The new Nintendo Switch console will be making its way into your living room in just a few short months. Due out on March 3rd, you can pre-order the Switch today from Best Buy, GameStop and Target. At $299.99, it's priced well under the PlayStation 4 or Xbox One, but like most Nintendo consoles, the Switch isn't trying to be just another Xbox. Instead, the Switch blurs the line between home and mobile gaming, with a single device that can either attach to your television or be used as a handheld gaming device on the go.
It's not quite like any console you've seen before
What is the Nintendo Switch?
The heart of the Switch is a simple, tablet-like touchscreen (which is 720p, but can display at 1080p on your television). You can tuck it into a dock that plugs it into your television for big-screen gaming or you can pull it out and snap controllers — Joy-Con — to either side to use it as a mobile gaming device. (It will run from 2.5 to 6 hours on a charge.) While you’re on the go, you can prop the Switch up with a kickstand and then disconnect the Joy-Con from either side to use them as separate controllers for multiplayer games wherever you go. (If you're at home, though, the Joy-Con snap together to make a more standard controller or you can buy the $70 Switch Pro Controller which looks more like your standard Xbox or PlayStation controller.)
We're used to having a single controller to play games with, but the Joy-Con are two pieces that can be used as one controller or two controllers. Each Joy-Con has an analog stick and five buttons — if you snap them together using the Joy-Con Grip (or snap them to either side of the Switch itself), that's just what you'd get from a traditional controller. But if you take them apart, each Joy-Con has two more buttons hidden along the edge which work as shoulder buttons, making them fully functional stand-alone controllers. It's an unusual design, but certainly a workable one.
The Joy-Con are also motion-sensitive, and, like the Wii Remote, have a wrist strap so you don't accidentally hurl them into your television. This makes motion gaming a hallmark of the Switch — and, again, unlike the PlayStation or Xbox, motion gaming is available with the Switch right out of the box with no extra peripherals. The controllers also have an advanced vibration system called HD Rumble, an NFC reader for using Nintendo's Amiibo figures and an IR sensor that can sense motion in front of the controller. It's the most feature-packed controller we've seen, but how useful those features are will depend on how games take advantage of them. With only a couple of launch titles, we'll have to wait and see how this new controller plays out.
It's all about multiplayer
Those two controllers give the Switch an edge when it comes to in-person multiplayer, since both Sony and Microsoft ship their consoles with a single controller. Much of the gameplay Nintendo showed us was about playing motion games with friends (like the new 1, 2, Switch game) using both Joy-Con or linking together multiple Switches (up to eight) for large-scale multiplayer matches.
However, there's also a new online multiplayer service, which will let you chat online, invite friends to play and even set game appointments. For the most part, that sounds like the subscription services used by the other major consoles — and like those services, Nintendo's online multiplayer will have a fee starting in fall 2017, though it will be free before then. There's no price announced yet, but competing services run between $50 and $60 a year, and it seems likely that Nintendo's plan will be in the same range.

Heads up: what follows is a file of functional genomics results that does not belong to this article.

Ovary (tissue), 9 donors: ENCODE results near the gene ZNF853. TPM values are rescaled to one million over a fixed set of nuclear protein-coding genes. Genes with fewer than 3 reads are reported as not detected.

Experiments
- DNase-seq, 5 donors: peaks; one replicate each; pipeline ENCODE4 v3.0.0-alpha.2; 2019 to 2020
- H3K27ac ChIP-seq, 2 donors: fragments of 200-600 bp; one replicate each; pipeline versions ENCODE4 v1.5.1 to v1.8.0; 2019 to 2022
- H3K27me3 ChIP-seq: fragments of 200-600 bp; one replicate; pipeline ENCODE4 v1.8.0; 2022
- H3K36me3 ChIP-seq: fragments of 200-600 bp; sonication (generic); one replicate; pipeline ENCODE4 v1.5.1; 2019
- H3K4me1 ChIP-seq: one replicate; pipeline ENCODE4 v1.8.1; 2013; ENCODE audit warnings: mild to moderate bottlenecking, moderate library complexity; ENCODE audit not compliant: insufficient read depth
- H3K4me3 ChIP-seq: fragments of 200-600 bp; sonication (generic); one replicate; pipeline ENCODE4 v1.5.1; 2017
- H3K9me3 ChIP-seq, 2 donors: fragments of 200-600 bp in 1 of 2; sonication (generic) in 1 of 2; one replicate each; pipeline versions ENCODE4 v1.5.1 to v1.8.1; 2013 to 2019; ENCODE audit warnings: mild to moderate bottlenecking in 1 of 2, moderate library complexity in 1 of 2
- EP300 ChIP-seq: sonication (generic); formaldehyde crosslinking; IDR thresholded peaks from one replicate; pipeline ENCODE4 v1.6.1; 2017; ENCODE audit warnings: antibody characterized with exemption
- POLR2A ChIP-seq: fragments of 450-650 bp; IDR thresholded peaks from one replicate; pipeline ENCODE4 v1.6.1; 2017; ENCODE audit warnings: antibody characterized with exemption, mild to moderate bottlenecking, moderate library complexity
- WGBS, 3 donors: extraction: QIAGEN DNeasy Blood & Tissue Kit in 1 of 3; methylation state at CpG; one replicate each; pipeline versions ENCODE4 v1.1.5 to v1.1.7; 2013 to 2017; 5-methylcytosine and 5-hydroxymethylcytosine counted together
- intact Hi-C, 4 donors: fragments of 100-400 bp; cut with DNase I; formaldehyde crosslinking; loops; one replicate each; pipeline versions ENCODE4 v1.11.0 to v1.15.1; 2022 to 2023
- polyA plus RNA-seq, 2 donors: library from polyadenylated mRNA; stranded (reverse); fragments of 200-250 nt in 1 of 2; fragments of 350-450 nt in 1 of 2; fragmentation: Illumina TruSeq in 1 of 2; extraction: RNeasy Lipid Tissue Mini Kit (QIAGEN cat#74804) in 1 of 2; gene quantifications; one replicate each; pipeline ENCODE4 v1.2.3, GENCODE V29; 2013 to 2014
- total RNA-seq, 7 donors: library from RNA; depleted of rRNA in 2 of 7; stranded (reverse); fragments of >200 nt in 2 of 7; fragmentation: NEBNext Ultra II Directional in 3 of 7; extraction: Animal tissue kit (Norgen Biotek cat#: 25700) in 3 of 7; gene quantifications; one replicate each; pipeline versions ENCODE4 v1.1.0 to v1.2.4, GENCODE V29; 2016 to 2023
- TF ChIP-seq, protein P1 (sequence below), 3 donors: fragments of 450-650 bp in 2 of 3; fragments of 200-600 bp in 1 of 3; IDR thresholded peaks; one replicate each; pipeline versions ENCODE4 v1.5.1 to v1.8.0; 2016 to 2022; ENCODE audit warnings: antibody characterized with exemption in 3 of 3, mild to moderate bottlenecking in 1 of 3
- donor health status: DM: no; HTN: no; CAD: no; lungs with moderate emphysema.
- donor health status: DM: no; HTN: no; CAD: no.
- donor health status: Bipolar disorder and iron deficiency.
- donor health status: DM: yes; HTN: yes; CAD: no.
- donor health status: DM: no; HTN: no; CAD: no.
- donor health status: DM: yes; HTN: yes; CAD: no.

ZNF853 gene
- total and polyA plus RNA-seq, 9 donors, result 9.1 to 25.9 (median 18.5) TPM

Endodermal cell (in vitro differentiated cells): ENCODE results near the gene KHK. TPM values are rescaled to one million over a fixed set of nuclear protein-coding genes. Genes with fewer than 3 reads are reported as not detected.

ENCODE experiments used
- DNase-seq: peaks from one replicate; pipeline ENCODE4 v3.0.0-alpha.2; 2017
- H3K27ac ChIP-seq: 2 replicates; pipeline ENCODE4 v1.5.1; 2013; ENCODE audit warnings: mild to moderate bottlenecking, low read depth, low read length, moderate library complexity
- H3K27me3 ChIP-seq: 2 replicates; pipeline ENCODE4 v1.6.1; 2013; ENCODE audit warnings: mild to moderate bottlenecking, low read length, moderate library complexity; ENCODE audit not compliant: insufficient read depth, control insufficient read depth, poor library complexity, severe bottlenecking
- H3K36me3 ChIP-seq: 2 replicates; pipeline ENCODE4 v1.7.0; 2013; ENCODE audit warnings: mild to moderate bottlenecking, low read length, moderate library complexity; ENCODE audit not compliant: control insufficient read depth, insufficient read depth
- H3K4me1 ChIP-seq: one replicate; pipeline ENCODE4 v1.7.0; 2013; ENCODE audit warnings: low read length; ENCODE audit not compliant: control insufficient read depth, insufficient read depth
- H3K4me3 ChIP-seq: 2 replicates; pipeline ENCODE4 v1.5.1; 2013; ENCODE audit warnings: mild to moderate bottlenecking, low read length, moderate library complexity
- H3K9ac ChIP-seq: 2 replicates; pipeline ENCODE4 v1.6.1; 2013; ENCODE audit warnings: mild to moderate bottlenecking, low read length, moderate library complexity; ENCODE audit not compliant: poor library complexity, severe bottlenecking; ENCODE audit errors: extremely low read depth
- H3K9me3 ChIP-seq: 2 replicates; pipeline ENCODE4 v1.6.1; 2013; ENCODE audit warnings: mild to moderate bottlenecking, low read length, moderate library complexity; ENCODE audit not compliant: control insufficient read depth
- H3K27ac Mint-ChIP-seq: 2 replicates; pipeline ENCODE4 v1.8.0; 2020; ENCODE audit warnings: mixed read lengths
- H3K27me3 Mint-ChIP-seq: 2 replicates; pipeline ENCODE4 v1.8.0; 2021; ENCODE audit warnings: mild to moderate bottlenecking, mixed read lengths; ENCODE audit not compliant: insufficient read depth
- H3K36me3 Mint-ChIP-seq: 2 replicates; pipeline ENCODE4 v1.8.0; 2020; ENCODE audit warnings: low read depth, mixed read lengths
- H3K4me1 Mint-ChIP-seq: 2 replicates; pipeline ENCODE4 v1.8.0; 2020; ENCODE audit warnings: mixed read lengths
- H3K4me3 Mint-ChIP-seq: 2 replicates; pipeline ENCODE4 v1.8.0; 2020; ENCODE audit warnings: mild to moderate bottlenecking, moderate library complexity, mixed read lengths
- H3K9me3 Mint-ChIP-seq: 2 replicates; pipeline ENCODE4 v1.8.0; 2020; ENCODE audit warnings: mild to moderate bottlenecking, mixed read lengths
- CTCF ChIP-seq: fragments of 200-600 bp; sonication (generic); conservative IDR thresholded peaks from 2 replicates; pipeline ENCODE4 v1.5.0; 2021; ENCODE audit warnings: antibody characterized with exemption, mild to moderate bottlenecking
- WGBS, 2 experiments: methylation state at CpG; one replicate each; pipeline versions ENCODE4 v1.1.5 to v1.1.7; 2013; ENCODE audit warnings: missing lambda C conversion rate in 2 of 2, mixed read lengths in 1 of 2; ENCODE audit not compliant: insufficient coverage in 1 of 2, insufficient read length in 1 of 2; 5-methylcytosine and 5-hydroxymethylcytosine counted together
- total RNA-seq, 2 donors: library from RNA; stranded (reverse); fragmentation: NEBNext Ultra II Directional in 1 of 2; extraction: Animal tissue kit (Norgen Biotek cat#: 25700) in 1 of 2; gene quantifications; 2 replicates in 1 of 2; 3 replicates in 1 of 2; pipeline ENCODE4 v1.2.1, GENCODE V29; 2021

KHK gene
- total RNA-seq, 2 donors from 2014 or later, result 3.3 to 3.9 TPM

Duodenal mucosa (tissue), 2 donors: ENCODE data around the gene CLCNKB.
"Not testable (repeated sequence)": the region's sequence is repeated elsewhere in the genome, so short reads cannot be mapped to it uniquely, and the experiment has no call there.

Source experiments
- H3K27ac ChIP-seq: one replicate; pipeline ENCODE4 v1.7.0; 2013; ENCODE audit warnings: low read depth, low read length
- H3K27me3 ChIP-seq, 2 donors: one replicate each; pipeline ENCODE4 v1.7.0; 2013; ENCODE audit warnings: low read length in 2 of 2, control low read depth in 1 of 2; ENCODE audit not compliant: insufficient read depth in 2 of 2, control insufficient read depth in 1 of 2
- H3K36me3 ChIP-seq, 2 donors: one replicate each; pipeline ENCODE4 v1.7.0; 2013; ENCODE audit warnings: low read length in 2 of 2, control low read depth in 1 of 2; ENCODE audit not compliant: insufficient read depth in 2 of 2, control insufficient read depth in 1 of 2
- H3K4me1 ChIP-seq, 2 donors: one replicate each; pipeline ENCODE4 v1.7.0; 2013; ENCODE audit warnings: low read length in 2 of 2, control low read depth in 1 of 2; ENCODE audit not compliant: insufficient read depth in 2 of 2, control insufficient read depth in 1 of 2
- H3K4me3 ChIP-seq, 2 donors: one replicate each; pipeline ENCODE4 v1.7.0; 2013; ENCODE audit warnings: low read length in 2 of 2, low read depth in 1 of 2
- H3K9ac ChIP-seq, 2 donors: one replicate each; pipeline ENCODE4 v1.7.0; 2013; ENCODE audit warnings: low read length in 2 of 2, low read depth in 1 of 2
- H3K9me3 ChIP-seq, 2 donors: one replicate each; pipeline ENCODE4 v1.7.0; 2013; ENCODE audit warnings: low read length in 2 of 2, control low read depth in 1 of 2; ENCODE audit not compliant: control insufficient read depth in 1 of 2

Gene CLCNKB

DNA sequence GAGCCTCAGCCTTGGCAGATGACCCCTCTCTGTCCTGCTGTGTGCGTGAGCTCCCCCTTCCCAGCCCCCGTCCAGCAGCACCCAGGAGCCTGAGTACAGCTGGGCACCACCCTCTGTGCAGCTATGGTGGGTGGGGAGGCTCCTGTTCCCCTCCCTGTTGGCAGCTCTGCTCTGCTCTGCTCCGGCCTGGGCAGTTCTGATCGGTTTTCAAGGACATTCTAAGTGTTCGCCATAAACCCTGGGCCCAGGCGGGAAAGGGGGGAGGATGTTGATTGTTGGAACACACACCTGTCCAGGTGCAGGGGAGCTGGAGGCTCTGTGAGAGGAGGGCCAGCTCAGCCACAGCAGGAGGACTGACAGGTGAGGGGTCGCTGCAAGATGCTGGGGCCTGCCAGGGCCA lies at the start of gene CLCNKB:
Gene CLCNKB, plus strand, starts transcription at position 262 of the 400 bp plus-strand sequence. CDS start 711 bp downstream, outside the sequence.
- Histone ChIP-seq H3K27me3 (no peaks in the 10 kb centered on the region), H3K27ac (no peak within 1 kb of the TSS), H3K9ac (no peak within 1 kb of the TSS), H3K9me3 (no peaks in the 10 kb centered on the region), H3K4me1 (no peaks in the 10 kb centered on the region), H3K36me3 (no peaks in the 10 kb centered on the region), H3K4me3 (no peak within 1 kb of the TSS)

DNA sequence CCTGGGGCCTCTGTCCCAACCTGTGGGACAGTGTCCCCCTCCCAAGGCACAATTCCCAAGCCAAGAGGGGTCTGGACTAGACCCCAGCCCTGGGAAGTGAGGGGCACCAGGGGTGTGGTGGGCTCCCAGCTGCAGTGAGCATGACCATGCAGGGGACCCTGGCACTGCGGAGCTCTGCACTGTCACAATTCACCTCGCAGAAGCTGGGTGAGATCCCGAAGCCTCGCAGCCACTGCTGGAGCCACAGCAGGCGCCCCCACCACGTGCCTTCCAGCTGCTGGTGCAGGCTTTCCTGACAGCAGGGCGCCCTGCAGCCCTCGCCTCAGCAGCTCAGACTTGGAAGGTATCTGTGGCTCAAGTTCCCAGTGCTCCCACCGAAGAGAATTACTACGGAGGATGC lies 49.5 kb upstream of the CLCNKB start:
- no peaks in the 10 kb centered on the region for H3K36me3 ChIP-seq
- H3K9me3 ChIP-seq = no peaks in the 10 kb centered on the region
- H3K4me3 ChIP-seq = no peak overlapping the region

What can it play?
Right now, the lineup of launch titles only includes two games, one of which is the much-anticipated Legend of Zelda: Breath of the Wild. While Zelda fans will want to grab that one right away, the rest of the lineup isn't as impressive. Here are best games we've seen for the system so far:
- 1, 2, Switch (March 3): A multiplayer motion game that includes activities like table tennis and shootouts.
- Mario Kart 8 Deluxe (April 28): This update to the Wii U's Mario Kart 8 is mostly the same Mario Kart we know and love, but adds a few new characters and vehicles.
- Arms (spring): A multiplayer boxing-style game in which each player has extendable arms to attack at range.
- Splatoon 2 (summer): A sequel to the Wii U's tremendously popular squid paintball shooter, the update adds new weapons and battle stages.
- Elder Scrolls V: Skyrim (fall): This looks to be the same updated version of the massive, open-world RPG Skyrim that was recently released for PlayStation and Xbox — but marks the first time you'll be able to take Skyrim with you on the go.
- Super Mario Odyssey (holidays 2017): An sandbox-style Mario game that takes you to a variety of settings as you hunt down Bowser and Princess Peach.
- FIFA: There's no release date yet, but EA Sports is bringing its soccer franchise to Nintendo.
- Minecraft: Who doesn't love Minecraft? This fan favorite will be making its way to the Switch, though we don't yet know when.
Project Octopath Traveler: A new title from Square Enix that we know little about... except that it's coming out eventually.Games run about $60 each, though some smaller titles come with smaller price tags. Nintendo has a full list of announced Switch games, though only Zelda and 1, 2, Switch will be out for release day. But for fans of Japanese game imports, good news: there will be no region-locking for games on the Switch, so you can play games even if they aren’t released locally.
If you want to snag a Switch on launch date, your best bet is to pre-order now: this new console is sure to be in high demand.
[Image credit: Nintendo]